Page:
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Exotic markets few talk about, but probably should

While investors shunned emerging markets in 2013, riskier frontier markets racked up stellar gains - but can they stage a repeat performance this year given valuations are no longer as attractive?

John Lomax, head of global emerging market equity strategy at HSBC, says if and when emerging markets begin to perform better, frontier markets could be vulnerable to outflows. For the moment, however, the bank continues to favor frontier markets.

(Read more: Is Sri Lanka the new investment darling?)

"Frontier markets still have some intrinsic advantages, in terms of long-term growth prospects and some valuation parameters, such as dividend yield," Lomax wrote in a report on Tuesday.

"In relation to liquidity, the share of frontier market exposure in the average emerging market fund has increased noticeably over the past year," he added.

The MSCI Frontier Market Index rose 26.3 percent last year, compared with the MSCI Emerging Market Index's 2.6 percent decline.

Ho Chi Minh City
Rob Whitworth | The Image Bank | Getty Images
Ho Chi Minh City

While frontier markets are trading at higher price-to-earnings (PE) and price-to-book (PB) ratios compared with emerging markets, the former is expected to offer a higher dividend yield in 2014. Frontier equities are forecast to pay a dividend yield of 4.4 percent versus 3 percent for emerging equities, according to HSBC.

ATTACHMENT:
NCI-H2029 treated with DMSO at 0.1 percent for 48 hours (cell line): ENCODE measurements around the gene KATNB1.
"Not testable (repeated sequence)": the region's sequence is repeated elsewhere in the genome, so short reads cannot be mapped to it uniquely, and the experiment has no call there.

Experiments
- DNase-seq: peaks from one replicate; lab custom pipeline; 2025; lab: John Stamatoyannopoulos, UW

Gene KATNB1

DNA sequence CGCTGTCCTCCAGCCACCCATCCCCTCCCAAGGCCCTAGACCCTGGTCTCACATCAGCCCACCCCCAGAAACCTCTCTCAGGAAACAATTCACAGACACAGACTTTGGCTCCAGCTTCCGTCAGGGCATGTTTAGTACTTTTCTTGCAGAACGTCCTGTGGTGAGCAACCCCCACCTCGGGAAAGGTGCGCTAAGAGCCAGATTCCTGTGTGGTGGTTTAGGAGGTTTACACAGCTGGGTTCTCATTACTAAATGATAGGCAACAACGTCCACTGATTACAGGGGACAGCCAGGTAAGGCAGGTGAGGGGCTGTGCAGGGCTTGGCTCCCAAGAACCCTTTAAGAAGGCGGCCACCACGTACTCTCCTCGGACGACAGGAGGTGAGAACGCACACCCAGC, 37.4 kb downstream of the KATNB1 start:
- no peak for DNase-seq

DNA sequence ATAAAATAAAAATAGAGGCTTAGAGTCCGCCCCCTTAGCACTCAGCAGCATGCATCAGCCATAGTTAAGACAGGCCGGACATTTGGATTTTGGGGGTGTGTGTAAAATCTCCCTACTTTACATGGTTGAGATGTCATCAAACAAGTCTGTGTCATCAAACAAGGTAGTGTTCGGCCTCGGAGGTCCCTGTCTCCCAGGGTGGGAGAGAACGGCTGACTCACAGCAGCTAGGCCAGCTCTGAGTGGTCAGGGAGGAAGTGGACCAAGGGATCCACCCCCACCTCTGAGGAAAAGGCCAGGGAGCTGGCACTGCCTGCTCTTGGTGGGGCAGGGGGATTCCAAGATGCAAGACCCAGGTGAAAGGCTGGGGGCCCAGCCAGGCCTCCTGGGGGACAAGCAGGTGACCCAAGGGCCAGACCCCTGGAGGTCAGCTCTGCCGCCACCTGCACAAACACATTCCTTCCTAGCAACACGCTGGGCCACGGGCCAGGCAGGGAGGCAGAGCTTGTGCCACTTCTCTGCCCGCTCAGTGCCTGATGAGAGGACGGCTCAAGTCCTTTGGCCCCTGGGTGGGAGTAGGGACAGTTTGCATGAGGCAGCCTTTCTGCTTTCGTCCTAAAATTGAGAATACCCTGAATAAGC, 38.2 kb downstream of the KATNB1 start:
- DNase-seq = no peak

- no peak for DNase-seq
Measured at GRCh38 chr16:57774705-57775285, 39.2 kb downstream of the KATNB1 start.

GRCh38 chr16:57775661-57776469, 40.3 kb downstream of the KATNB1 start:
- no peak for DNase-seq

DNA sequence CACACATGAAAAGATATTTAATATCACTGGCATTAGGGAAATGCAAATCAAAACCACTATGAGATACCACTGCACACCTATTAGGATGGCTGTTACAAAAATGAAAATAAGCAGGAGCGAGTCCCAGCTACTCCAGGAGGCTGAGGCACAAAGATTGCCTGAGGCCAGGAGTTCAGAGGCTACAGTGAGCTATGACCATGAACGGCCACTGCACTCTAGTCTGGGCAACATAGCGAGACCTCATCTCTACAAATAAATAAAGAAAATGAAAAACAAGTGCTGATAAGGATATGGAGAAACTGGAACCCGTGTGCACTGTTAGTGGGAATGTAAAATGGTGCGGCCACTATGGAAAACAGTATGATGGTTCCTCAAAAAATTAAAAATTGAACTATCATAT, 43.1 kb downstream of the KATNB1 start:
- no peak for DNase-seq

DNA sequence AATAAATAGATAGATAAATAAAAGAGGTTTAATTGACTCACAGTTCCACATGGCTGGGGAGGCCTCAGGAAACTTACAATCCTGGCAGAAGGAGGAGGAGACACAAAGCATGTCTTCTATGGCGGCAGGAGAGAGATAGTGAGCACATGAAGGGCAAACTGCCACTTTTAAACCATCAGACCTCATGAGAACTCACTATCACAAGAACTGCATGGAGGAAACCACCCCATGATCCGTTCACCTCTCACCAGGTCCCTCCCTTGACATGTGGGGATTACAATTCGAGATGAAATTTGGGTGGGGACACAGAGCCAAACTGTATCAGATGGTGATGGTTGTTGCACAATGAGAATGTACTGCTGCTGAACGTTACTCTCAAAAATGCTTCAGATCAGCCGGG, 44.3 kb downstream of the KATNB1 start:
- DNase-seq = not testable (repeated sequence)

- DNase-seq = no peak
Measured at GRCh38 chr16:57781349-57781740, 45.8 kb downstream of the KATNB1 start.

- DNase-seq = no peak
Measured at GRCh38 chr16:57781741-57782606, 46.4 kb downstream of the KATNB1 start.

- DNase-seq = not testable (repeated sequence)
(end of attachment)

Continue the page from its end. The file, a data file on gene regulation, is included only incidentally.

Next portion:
Exotic market picks

Among the world's least developed markets, HSBC has an exotic mix of markets that it is positive on this year, namely Argentina, Kazakhstan, Kenya, Nigeria, Oman, Qatar and Vietnam.

Kazakhstan, for example, is supported by a steady increase in domestic consumption and growing investment, the bank said, adding that the economy is closely tied to the global cycle and exhibits lower vulnerability to external shocks.

The positive case for Nigeria lies in its robust long-term growth prospects that are underpinned by the combination of natural resources, an impending demographic dividend and an underpenetrated consumer market.

(Read more: Investors to eye riskier markets in 2014: Control Risks)

Qatar, meanwhile, is a strong macro story with limited external risk, the bank said, pointing to the economy's rising budget surplus thanks to its oil- and gas-related revenue. In addition, the Qatar stock market may experience a liquidity boost in the lead up to May, when the MSCI will reclassify the country as an emerging market from frontier market.

Finally in Vietnam, a pickup in Western demand this year should boost demand for the country's goods such as apparel and electronics, HSBC said. Furthermore, a signing of the Trans-Pacific Partnership Agreement (TPP) - to create a large free trade zone covering 30 percent of global trade - would greatly benefit the Asian economy, it added.

—By CNBC's Ansuya Harjani. Follow her on Twitter: @Ansuya_H

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